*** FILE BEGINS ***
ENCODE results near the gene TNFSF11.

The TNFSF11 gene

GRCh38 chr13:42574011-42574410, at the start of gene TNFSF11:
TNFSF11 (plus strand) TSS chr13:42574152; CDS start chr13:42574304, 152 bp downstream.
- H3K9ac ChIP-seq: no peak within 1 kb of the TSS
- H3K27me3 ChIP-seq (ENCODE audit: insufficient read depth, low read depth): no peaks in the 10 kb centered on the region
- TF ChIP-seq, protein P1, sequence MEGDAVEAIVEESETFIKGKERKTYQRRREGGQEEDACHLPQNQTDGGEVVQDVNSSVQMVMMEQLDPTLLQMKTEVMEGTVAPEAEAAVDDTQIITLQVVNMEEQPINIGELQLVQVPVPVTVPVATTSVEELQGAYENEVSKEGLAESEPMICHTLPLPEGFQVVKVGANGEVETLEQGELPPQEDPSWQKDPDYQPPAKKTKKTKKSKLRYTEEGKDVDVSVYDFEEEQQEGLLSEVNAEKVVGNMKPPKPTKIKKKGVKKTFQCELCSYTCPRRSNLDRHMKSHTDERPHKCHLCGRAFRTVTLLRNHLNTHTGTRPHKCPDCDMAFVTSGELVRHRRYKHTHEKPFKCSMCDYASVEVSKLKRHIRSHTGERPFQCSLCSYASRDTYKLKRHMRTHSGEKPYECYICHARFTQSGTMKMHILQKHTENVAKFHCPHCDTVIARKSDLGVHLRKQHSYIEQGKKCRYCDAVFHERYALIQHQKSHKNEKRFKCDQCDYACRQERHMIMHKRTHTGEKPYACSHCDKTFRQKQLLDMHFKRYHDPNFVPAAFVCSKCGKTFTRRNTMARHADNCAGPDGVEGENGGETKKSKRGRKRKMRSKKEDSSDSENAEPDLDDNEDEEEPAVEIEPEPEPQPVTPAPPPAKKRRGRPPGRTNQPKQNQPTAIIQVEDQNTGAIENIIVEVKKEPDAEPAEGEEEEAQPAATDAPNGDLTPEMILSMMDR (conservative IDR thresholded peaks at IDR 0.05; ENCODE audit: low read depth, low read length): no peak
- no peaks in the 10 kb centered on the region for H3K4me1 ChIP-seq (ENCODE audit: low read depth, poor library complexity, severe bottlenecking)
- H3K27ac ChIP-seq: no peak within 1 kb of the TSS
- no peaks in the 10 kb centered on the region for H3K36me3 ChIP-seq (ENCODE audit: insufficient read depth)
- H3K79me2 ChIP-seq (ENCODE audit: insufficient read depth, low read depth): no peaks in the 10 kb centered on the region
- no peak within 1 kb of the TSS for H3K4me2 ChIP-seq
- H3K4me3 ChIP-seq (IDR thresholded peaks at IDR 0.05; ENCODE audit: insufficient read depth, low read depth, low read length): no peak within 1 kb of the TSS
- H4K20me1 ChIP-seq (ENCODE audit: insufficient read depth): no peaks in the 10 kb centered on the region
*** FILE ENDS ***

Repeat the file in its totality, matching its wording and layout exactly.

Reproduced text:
ENCODE results near the gene TNFSF11.

The TNFSF11 gene

GRCh38 chr13:42574011-42574410, at the start of gene TNFSF11:
TNFSF11 (plus strand) TSS chr13:42574152; CDS start chr13:42574304, 152 bp downstream.
- H3K9ac ChIP-seq: no peak within 1 kb of the TSS
- H3K27me3 ChIP-seq (ENCODE audit: insufficient read depth, low read depth): no peaks in the 10 kb centered on the region
- TF ChIP-seq, protein P1, sequence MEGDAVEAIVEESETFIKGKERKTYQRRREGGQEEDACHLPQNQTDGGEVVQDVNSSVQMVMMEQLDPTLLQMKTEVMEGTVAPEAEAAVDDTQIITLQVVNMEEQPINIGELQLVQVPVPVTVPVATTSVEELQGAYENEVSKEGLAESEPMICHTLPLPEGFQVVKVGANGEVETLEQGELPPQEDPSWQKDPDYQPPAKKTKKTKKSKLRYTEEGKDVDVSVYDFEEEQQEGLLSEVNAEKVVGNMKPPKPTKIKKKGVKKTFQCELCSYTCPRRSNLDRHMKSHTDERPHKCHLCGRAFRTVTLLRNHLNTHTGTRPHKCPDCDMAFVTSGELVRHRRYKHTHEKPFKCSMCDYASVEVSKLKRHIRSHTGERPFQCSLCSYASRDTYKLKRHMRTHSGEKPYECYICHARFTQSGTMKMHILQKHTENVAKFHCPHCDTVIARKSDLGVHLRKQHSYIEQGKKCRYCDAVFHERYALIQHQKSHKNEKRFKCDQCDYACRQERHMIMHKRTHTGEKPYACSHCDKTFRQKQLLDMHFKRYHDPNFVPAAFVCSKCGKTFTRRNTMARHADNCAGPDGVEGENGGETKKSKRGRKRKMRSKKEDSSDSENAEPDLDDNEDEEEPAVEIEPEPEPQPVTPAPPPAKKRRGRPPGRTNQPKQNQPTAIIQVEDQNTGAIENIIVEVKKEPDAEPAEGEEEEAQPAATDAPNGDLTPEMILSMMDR (conservative IDR thresholded peaks at IDR 0.05; ENCODE audit: low read depth, low read length): no peak
- no peaks in the 10 kb centered on the region for H3K4me1 ChIP-seq (ENCODE audit: low read depth, poor library complexity, severe bottlenecking)
- H3K27ac ChIP-seq: no peak within 1 kb of the TSS
- no peaks in the 10 kb centered on the region for H3K36me3 ChIP-seq (ENCODE audit: insufficient read depth)
- H3K79me2 ChIP-seq (ENCODE audit: insufficient read depth, low read depth): no peaks in the 10 kb centered on the region
- no peak within 1 kb of the TSS for H3K4me2 ChIP-seq
- H3K4me3 ChIP-seq (IDR thresholded peaks at IDR 0.05; ENCODE audit: insufficient read depth, low read depth, low read length): no peak within 1 kb of the TSS
- H4K20me1 ChIP-seq (ENCODE audit: insufficient read depth): no peaks in the 10 kb centered on the region